In most organizations, it feels like everything has gotten tossed upside down in the past two weeks. This has been confusing and disorienting for many employees and managers. What mattered most a few weeks ago, might not matter as much today. And something that didn’t matter much is now very important.
This means that as leaders, we need to help our employees recalibrate their work. Just this week, I’ve talked to a few people who have said that their biggest challenge right now is that they don’t know what to be working on.
- What are the top three priorities/projects you are working on? In other words, what are you working on and how are you deciding what to work on? Find out if a person is clear on what to work on and what matters the most.
- What are you most uncertain about right now? Where do you have the biggest questions related to what’s happening at work right now? It’s likely that some of their questions might be the same as yours, and you may not have answers. But it’s better to call those out and talk about them, admitting that you don’t know, than to leave those questions unaddressed.
Through this conversation, your goal is to help the employee find greater clarity about what he or she should be focused on in the day-to-day. It should also help the employee to understand how to make decisions about what to work on next if unsure.
In this conversation, it’s also important to acknowledge the challenges that newly remote workers are likely facing, particularly if they are tackling the schooling of their children at the same time. These employees might be struggling with the demands on their time and how to prioritize.
Keep in mind, particularly now, that the goal of performance management is the work output, not the number or quality of hours worked. By helping employees focus on what matters most in terms of work output, they can use the hours they have for greatest impact. If they can get 80 percent of their work done in half the time right now, that’s a win–particularly if they are working on what matters the most first.
3. Do you have the resources and support you need?
No employee check-in is complete without asking the employee what he or she needs to be successful. This is particularly important now.
In the past week, you have changed where people work, how they work, with whom they work, and maybe even when they work. That’s a lot for anyone to adjust to in such a short period of time. In my own experience, learning to work in a home office effectively took months, if not years, to figure out. That was in much less stressful times.
The process requires a lot of adjustment and adaptation. During that process, employees will need increased leadership and support from you. Below are a few questions to help you check in with the employees on what they need.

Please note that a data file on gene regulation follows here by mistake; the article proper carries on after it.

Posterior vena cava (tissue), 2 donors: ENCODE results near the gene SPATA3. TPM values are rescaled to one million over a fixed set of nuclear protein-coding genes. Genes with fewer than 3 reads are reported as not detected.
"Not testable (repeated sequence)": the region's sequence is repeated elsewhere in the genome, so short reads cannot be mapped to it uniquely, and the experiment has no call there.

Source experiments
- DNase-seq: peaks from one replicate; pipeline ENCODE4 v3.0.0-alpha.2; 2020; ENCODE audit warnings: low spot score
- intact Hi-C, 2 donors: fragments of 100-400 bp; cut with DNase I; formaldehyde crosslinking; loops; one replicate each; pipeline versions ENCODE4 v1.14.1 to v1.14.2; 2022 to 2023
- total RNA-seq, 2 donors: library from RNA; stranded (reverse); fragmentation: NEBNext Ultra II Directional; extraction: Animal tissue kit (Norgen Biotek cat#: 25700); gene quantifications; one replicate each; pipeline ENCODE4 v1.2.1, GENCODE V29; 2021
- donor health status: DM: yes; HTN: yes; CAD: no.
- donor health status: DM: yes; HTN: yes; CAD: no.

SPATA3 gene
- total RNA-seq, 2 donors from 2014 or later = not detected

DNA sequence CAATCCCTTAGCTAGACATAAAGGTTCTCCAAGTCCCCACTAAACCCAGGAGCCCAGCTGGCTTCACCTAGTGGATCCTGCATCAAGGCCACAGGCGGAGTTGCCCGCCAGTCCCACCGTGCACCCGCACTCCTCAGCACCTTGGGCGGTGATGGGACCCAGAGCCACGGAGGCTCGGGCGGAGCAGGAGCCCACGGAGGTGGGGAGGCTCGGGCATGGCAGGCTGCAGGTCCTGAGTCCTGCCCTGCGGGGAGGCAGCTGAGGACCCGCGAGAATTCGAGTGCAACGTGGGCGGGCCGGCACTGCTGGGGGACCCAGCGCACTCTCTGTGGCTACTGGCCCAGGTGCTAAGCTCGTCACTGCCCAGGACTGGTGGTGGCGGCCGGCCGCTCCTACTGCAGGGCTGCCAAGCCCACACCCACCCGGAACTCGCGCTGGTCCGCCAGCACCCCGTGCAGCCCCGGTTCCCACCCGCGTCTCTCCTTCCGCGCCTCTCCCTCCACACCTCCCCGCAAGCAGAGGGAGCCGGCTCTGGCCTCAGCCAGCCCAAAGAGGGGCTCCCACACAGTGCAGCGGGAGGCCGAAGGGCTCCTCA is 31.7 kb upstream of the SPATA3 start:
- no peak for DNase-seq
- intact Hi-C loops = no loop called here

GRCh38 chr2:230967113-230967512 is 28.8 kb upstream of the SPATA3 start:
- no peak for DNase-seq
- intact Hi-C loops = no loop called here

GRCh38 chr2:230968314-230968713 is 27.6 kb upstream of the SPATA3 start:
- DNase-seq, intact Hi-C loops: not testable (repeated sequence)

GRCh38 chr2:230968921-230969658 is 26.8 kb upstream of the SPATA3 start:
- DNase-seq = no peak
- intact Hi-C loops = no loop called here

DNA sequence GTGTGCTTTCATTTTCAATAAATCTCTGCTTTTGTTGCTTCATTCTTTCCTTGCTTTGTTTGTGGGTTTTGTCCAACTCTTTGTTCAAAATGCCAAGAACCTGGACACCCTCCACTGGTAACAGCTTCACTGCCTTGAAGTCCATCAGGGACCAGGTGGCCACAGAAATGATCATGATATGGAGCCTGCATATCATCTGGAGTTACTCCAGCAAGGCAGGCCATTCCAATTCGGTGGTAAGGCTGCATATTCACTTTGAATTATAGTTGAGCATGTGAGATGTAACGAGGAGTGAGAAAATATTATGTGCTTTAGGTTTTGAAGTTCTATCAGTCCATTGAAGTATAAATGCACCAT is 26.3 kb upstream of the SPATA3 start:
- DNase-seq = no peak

Resource and Support Check-In
- What is your biggest work challenge right now? This single question should help you zero in on what issue needs the most attention. Pay close attention to the answer because it will tell you a lot about where the person needs the most support.
- What tools or resources would make work easier right now? Depending on the situation, the answer to this question may range from protective gear to technology tools. You may not be able to fix or address their needs immediately, but by understanding the request, you can work on a solution.
- How can I be most supportive to you? How often do they want to hear from you? What kind of information and feedback do they need? What kind of flexibility can you create for them?
The point here isn’t that you can magically fix everything. But you need to know where the issues and challenges are so that you can fix those you can and help them navigate around those you can’t. Just having the conversation will create a sense of progress and control for both you and the employee.
Stay close to your people. Use these questions to create meaningful conversations. When the chaos passes, you will emerge from this a stronger leader with a team that is loyal to and trusts you at an entirely new level.
A reminder: This is new terrain for all of us. It’s something none of us has seen or managed before.
I’m struggling to find the balance between working from home and managing my kids’ school day at the same time. I’m doing okay, but I’ve also worked from a home office for years, so I had that advantage going in. It’s still tough.
Every person you encounter is trying to figure out how to adapt in their own way. Some are struggling, some are managing it well, some are in denial that any of this is happening. As a leader, this is our moment to practice patience, grace, and forgiveness.
This is going to be messy as we find our way through it together. Be quick to forgive when others make mistakes or fall down; they are doing their best. Help them recover and then ask how you can help them going forward. This is not a time for judgment.
Your people need the best of you right now. Be there for them. Support them. Give them your time.
You can get your people through this.